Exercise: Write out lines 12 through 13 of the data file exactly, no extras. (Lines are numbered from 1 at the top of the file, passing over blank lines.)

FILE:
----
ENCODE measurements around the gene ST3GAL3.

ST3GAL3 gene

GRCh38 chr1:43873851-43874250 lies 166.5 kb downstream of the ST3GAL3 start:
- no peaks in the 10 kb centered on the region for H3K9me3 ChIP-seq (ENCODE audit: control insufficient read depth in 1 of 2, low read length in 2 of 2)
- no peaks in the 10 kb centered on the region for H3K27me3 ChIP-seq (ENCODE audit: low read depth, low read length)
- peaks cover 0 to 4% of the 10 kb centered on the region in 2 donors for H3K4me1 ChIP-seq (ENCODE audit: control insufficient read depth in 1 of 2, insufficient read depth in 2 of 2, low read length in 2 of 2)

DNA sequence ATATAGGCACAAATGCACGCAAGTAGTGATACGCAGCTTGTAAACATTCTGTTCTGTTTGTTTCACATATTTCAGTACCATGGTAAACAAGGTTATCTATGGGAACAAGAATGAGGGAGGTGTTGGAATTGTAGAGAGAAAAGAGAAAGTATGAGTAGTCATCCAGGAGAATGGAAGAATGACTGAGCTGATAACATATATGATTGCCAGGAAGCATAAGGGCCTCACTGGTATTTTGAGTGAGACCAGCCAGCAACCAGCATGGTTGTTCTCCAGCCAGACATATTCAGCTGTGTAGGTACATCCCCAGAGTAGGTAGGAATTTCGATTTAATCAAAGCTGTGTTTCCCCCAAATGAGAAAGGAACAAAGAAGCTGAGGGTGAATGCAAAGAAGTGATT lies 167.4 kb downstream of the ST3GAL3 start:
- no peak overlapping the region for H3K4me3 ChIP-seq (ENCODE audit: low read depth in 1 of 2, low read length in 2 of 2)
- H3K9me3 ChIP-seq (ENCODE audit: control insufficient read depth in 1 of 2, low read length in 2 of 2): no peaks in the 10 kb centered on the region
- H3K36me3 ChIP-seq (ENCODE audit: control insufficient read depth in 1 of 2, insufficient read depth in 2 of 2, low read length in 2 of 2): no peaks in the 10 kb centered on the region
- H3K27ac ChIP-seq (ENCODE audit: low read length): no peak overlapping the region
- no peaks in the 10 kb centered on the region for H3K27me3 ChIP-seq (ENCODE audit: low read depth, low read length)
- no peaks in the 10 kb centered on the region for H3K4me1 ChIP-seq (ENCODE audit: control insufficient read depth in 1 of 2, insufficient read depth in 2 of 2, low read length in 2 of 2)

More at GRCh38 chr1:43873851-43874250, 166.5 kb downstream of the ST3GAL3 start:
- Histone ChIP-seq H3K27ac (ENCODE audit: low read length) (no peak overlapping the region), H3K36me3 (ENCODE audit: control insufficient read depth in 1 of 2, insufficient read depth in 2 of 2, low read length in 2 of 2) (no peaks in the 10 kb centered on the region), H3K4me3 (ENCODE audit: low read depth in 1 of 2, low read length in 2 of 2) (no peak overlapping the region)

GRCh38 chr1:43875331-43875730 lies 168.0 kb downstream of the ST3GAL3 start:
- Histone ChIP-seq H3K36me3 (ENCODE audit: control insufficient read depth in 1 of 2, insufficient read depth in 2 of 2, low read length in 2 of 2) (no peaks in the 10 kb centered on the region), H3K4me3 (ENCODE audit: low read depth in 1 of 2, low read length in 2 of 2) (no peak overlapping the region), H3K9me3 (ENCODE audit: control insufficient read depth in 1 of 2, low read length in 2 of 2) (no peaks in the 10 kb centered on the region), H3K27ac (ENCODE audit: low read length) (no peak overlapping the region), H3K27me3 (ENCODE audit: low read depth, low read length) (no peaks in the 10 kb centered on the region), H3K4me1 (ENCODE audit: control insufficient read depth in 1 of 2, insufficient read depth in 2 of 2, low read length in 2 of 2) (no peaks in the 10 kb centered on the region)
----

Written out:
- no peaks in the 10 kb centered on the region for H3K27me3 ChIP-seq (ENCODE audit: low read depth, low read length)
- no peaks in the 10 kb centered on the region for H3K4me1 ChIP-seq (ENCODE audit: control insufficient read depth in 1 of 2, insufficient read depth in 2 of 2, low read length in 2 of 2)